January 16, 2018

Colorado Court of Appeals: County Treasurer Must Exercise Due Diligence When Notice Returned Undelivered

The Colorado Court of Appeals issued its opinion in Wells Fargo Bank Financial Colorado, Inc. v. Olivas on Thursday, December 14, 2017.

TaxationSale of Tax LiensTax DeedNoticeDiligent Inquiry.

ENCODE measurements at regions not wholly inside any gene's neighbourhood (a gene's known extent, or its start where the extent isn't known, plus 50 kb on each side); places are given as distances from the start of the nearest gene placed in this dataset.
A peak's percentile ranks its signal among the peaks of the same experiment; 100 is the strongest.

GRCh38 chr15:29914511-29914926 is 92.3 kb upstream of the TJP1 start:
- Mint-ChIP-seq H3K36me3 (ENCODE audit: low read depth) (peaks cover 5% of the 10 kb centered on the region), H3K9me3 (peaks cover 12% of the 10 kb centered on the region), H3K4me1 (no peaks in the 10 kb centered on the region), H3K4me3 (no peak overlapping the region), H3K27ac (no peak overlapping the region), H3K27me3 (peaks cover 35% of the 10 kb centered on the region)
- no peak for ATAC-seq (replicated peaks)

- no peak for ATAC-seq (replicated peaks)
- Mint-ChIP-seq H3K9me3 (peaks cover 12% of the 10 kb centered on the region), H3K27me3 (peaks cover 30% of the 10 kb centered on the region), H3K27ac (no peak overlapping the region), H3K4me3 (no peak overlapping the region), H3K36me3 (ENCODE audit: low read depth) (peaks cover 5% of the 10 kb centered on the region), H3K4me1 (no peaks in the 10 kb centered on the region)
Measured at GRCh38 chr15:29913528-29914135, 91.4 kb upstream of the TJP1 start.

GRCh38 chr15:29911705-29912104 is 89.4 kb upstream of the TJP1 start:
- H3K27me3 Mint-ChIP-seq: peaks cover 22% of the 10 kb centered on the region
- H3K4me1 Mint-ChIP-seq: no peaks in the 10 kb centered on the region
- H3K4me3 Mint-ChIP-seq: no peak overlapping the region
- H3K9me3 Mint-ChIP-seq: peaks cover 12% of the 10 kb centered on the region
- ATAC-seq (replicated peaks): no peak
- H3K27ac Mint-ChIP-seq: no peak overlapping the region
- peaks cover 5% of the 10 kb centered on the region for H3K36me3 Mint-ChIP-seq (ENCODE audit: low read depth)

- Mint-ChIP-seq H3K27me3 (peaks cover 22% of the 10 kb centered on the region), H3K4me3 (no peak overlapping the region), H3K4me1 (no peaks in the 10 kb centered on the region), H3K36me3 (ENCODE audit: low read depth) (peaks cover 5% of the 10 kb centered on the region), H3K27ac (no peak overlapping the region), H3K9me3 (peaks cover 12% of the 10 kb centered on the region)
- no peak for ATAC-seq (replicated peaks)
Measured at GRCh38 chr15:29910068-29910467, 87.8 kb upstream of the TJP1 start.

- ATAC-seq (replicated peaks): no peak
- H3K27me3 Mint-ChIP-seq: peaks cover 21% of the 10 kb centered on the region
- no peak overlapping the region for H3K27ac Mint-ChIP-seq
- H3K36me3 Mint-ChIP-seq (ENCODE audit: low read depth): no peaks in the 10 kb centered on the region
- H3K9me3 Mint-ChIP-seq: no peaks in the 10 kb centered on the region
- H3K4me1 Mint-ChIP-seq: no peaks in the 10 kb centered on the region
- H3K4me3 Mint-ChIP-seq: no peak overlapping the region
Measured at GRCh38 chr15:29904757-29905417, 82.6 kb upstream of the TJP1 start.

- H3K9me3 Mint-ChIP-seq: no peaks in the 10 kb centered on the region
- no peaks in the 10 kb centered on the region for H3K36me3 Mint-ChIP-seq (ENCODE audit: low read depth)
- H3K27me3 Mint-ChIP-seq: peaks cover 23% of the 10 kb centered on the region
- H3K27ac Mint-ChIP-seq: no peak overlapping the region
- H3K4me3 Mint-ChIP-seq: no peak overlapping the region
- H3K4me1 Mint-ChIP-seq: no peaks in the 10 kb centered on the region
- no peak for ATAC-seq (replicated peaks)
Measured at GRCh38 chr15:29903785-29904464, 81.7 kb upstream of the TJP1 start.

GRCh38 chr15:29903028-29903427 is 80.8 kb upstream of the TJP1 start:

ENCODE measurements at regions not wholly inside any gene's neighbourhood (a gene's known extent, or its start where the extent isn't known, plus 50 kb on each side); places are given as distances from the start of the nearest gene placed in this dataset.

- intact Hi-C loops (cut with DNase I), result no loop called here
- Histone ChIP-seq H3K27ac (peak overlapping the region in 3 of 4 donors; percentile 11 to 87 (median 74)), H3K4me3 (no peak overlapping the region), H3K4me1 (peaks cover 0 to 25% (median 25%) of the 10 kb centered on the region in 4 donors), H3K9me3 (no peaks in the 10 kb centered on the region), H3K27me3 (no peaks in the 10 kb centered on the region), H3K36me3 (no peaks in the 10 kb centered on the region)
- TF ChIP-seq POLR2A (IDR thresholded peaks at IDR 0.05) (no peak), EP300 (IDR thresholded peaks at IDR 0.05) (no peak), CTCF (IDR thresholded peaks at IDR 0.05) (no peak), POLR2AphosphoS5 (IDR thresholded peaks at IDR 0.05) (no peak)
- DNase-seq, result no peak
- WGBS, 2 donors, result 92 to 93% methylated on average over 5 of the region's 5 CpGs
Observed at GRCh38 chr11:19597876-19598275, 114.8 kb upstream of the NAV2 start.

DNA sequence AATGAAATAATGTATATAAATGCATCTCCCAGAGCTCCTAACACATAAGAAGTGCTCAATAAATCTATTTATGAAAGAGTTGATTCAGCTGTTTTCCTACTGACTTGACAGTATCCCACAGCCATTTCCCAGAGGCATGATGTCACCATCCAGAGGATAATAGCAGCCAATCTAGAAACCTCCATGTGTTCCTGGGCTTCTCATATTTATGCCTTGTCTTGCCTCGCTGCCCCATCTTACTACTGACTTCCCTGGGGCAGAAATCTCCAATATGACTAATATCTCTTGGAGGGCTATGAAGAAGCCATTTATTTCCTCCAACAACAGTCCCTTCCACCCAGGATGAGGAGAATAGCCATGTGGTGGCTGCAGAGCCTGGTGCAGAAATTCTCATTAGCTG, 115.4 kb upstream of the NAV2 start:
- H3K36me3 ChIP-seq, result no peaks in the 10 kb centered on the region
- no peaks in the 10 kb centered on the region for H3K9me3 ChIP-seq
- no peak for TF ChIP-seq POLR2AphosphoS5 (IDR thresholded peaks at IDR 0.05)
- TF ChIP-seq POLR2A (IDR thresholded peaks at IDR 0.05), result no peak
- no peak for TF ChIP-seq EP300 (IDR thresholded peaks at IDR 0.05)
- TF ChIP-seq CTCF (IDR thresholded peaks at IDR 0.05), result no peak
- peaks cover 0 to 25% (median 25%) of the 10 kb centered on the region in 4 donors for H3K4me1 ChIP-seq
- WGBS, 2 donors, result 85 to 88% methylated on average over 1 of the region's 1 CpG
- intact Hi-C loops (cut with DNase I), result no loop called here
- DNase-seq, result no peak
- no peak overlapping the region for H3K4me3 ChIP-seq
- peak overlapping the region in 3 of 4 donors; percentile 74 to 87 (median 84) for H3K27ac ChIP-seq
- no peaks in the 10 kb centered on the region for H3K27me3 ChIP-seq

Buyers signed a deed of trust with Wells Fargo Financial Colorado, Inc. (WFFC) to secure a mortgage and an open-end deed of trust to Wells Fargo Financial Bank (WFFB) to secure a line of credit. Beginning in 2008, buyers failed to pay both the monthly mortgage installments to WFFC and the property taxes on their house. WFFC did not pay the taxes after September 2009, and Housman paid the 2009 taxes on October 20, 2010, when the Treasurer, Olivas, sold a tax lien on the house by public auction. Housman also paid taxes on the property for tax years 2010, 2011, and 2012. In 2013, Housman applied for a tax deed. In early January 2014, the Treasurer took steps pursuant to C.R.S. § 39-11-128 to notify all parties with an interest in the property of an impending issuance of a tax deed and a right to redeem. The notice to WFFC was returned as undeliverable as addressed. The notice to WFFB was not returned to the Treasurer. Believing that he had provided the required notice because one Wells Fargo entity had received the notice, the Treasurer issued Housman a tax deed on May 28, 2014. Housman sold the property to Moran a few weeks later, and Housman continued to hold a deed of trust on the property. In May 2015, WFFC filed a complaint for declaratory relief seeking to void the tax deed to Housman, the special warranty deed from Housman to Moran, and the deed of trust held by Housman. WFFC moved for summary judgment, and Housman and Moran cross-moved for summary judgment asserting, among other things, that WFFC’s complaint should be barred by laches. The district court granted summary judgment for defendants, concluding that Housman’s tax deed was valid.